It happens. And if you don't have a very firm grasp of the onion like layers of the loan process it is very difficult to understand why. Therefore to begin let's look at the steps in the process of a loan:
1. Loan Officer accepts an application from the borrower. In the case of a local broker the LO is the person who will be your liaison for the duration of your file. For the national behemoths the LO is more like an operator who just accepts your order.
2. Your credit history is examined and a preliminary credit decision is issued. While this is not your approval it is erroneously referred to as an approval even by people in the industry to get you on the hook. When you hear anyone say you can get an approval in as little as 15 minutes you should hear the sound of the hook sinking into your mouth. What you actually get at this time is a "pre-qualification". It's not worthless but it's not worth a loan ... yet.
3. Your file, now known as a "1003 and credit" is exported into an underwriting engine either through a third party provider or inhouse. Most underwriting engines are provided by a mortgage insurance company, GSE or government program. A "conditional approval" is then received or some other level of approval or denial is issued. This approval is better than a pre-qualification but in the vast majority of cases this is still not good enough to let you stop working (as a borrower).
4. You are given a list of "stips" which are stipulations required to fulfill the approval. If you and your property can meet the stipulations of the approval then all is good! In about 40% of the files on people with good credit, income and assets, and a property acceptable you'll get to closing with no bumps. If, however, even one stip cannot be "cleared" the file may be "dead". Dead means the approval turns into a denial.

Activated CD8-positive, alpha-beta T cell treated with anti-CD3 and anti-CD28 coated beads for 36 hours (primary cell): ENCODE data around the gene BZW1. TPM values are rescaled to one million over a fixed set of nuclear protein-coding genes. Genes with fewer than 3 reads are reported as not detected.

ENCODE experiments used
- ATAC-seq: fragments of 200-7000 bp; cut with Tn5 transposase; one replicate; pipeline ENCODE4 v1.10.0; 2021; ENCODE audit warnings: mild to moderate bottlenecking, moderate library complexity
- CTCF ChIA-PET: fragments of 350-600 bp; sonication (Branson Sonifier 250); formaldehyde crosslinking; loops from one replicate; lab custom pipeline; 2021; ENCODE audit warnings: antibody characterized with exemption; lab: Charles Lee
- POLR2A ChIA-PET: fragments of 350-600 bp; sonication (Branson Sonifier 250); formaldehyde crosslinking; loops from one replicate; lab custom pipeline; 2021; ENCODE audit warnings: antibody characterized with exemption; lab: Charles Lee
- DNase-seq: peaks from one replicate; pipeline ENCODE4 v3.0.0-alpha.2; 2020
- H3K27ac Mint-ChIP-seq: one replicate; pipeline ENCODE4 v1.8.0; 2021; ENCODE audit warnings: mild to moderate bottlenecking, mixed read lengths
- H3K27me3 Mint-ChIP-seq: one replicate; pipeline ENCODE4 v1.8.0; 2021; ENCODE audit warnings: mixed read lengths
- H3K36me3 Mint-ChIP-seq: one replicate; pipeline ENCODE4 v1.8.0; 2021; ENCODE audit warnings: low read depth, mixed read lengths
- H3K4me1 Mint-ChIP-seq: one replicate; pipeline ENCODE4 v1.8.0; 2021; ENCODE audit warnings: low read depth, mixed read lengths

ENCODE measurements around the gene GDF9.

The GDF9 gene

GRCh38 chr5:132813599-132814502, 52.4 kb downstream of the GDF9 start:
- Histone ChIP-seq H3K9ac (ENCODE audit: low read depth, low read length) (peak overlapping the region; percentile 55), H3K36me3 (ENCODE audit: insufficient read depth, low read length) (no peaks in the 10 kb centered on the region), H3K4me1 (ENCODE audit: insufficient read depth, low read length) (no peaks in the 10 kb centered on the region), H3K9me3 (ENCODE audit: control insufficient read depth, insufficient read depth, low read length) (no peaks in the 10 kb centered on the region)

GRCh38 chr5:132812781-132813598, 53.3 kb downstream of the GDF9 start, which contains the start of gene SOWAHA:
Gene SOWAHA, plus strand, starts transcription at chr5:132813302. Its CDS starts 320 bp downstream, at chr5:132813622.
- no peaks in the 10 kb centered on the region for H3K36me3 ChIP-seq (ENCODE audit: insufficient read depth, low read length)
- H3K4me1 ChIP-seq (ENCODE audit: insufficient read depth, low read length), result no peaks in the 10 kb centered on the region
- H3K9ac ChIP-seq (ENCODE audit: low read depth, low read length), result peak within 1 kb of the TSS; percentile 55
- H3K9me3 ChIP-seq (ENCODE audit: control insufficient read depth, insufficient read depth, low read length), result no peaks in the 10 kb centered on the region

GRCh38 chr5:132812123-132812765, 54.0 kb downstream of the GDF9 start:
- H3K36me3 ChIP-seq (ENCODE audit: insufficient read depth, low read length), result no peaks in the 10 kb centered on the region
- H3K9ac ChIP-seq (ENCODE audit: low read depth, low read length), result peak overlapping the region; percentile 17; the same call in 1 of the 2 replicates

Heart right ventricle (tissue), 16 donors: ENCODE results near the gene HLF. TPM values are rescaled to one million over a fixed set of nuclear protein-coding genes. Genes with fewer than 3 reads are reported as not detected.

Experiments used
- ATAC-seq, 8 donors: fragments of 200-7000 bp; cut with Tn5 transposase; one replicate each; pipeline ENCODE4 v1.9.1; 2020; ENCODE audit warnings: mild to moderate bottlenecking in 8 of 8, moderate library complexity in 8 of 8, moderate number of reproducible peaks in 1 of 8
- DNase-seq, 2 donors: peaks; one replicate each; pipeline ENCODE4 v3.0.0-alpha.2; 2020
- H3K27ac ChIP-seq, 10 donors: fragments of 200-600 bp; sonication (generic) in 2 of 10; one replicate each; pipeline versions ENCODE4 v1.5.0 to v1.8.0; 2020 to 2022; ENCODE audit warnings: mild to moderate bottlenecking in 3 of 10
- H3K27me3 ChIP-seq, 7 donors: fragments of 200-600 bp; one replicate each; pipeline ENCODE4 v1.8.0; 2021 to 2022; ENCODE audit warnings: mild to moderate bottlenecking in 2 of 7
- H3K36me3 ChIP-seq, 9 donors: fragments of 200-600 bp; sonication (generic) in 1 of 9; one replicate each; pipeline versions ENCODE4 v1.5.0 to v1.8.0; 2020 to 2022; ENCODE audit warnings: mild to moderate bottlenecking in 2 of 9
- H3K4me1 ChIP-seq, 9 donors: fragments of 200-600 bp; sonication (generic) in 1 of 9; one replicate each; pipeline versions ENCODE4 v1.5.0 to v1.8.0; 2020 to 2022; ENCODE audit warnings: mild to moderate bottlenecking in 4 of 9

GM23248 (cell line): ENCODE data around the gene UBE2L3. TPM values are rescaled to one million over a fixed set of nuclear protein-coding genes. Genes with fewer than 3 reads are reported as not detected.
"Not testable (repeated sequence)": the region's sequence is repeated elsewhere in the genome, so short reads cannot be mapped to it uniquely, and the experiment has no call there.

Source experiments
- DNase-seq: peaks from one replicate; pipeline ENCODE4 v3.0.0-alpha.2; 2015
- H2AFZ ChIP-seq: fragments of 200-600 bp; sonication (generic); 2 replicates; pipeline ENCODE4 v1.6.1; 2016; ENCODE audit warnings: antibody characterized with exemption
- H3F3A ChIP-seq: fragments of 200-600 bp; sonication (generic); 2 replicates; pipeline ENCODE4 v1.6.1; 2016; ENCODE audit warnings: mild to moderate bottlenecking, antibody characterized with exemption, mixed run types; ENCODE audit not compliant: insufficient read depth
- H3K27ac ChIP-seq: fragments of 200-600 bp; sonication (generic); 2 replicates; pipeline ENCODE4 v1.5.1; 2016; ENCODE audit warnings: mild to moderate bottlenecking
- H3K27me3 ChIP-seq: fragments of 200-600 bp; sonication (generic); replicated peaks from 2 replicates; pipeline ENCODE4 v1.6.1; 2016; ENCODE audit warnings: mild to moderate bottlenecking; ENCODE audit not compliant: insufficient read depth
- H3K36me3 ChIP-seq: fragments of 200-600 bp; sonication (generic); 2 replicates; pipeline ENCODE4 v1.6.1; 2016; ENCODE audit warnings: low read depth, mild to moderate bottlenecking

From step one to step four as many as 23 people touch the loan. No your loan officer does not work alone nor do they disappear when you hang up the phone only to reconstitute on demand when you need to speak with them. Just as real estate agents don't actually live at the Open House and you don't beam into existence just to do your job. The long road leads to the point that there are many "moving parts" to a loan most agents aren't even aware of. That is not a slam on them just like it is not a slam on most loan officers to say they have no idea how much work the average real estate transaction requires on the sales side.
A great rule of thumb is to wait for the words "Clear To Close". If you hear those words before you, as a borrower, have sent copies of your paystubs or tax returns, copies of your bank statements or an appraisal has been done then dismiss them as rumor and tell your loan officer/processor/CSR you don't believe it is possible to have a clear to close at this point. Exceptions include refinancing at the same lender where your existing loan is or refinancing from an FHA loan to an FHA loan.
Of course there are always exceptions and a good mortgage broker will often do a lot of things you never know about in the course of getting your loan to close. They may take care of some of the stips on their end without your input or knowledge. Yes I *always* recommend dealing with a broker or a lender who also brokers. Why? A denial from a lender like Countrywide or Wells Fargo is a denial for you. A broker or brokering lender, like my Novation Mortgage (licensed to do home loans in Georgia and Florida and commercial nationwide hint hint) can simply move your "file" to the next investor and get it closed without you ever knowing provided the interest rate does not change. A high volume broker can save you money, time and much stress.
See you at the polls in November. I dare you to vote for inexperience in a time like this.
THE OPINIONS IN THIS COMMENTARY ARE STRICTLY KEN COOK's PERSONAL OPINION AND NOT REFLECTIVE ON ACTIVE RAIN, NOVATION MORTGAGE, or ANY SPONSOR OF THIS WEBSITE.
EDUCATION BEATS LEGISLATION EVERY TIME. Get your clients, friends and family members to a LENDER RUN home mortgage seminar as soon as possible.
Copyright©2008 Ken Cook. Georgia and Florida real estate investment loans, FHASecure and FHA Home Loans, nationwide commercial hard money and small business loans, non-recourse loans for real estate investors
Novation Mortgage, 2501 E Piedmont Road, Suite 201, Marietta, GA 30062 Georgia Residential Mortgage Licensee 20014. Florida Mortgage Broker Business MBB 0703760 FHA Lender - Equal Housing Lender